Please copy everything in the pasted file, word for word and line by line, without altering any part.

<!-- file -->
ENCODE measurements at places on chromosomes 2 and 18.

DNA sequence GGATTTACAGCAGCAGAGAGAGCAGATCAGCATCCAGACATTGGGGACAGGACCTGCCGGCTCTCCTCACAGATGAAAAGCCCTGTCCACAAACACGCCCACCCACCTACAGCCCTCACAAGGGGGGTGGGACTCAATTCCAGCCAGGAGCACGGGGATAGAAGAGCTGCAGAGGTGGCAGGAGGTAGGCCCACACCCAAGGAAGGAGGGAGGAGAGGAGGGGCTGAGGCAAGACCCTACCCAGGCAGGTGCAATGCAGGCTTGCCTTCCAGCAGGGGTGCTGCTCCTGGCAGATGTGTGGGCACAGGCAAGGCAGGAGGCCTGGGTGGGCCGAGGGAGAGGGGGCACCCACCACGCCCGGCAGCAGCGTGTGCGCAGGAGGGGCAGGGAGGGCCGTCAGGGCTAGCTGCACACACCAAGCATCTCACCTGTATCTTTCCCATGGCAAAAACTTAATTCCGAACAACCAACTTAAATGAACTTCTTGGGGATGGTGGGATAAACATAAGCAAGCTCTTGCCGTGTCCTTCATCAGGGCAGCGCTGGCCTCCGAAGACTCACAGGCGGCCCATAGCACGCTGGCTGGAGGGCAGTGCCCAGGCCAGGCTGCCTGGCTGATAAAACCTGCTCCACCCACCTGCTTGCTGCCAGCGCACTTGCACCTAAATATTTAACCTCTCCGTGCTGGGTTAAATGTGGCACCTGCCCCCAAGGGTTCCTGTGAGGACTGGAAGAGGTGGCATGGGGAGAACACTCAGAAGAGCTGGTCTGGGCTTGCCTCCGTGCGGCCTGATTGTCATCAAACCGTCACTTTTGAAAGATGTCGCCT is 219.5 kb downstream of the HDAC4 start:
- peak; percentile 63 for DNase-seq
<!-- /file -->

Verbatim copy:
ENCODE measurements at places on chromosomes 2 and 18.

DNA sequence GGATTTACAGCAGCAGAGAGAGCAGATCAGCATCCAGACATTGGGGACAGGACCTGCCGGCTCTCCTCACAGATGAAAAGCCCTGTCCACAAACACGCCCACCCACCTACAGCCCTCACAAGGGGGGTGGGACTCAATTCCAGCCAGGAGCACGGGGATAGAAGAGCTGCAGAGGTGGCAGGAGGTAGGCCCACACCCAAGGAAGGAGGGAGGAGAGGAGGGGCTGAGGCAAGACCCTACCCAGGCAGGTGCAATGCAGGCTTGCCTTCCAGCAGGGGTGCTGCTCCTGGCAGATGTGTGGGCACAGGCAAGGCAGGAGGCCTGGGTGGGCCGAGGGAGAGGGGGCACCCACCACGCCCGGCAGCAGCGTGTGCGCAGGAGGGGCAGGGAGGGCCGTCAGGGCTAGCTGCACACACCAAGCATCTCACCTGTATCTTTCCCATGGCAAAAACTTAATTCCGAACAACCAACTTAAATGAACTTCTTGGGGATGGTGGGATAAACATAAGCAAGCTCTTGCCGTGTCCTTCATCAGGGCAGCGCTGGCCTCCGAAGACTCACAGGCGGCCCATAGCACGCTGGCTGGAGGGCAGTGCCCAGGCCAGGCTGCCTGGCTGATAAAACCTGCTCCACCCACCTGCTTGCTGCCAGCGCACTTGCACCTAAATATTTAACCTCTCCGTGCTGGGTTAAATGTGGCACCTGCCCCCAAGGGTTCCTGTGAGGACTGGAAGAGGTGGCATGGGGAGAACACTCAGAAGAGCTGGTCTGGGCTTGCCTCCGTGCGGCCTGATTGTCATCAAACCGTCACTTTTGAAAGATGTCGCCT is 219.5 kb downstream of the HDAC4 start:
- peak; percentile 63 for DNase-seq